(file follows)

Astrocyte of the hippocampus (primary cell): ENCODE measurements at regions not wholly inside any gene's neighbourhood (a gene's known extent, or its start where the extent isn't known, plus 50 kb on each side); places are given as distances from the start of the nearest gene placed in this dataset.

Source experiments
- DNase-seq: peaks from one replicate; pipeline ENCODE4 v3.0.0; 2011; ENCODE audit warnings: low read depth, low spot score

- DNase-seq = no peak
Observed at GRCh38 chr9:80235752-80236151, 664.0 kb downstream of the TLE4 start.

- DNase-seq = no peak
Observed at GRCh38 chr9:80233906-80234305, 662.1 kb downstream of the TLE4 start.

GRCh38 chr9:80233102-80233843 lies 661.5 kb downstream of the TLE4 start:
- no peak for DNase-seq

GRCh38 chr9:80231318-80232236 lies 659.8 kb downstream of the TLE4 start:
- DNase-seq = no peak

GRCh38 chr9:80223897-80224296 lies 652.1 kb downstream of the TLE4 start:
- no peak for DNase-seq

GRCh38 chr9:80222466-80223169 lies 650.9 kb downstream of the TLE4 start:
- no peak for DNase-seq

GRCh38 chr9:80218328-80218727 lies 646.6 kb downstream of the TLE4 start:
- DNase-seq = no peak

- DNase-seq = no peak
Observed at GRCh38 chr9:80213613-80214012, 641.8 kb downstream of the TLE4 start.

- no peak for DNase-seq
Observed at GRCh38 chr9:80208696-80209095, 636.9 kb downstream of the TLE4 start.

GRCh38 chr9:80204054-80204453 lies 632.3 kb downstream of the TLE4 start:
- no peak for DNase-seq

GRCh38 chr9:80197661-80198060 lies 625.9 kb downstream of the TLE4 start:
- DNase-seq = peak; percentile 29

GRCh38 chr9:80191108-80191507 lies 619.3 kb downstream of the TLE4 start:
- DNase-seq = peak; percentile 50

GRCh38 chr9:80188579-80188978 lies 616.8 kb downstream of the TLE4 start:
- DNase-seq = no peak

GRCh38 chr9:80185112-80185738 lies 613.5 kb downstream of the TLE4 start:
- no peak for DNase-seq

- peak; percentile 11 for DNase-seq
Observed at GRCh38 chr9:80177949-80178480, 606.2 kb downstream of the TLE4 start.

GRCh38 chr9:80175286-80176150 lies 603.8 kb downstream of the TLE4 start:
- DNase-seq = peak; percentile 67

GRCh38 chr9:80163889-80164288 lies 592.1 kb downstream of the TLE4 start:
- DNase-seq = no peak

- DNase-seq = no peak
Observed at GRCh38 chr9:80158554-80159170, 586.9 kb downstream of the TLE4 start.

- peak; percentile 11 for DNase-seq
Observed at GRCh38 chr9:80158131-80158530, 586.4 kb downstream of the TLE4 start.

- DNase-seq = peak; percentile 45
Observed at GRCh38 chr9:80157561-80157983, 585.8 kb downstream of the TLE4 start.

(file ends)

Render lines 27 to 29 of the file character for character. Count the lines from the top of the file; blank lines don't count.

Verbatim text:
- DNase-seq = peak; percentile 50

GRCh38 chr9:80188579-80188978 lies 616.8 kb downstream of the TLE4 start:
- DNase-seq = no peak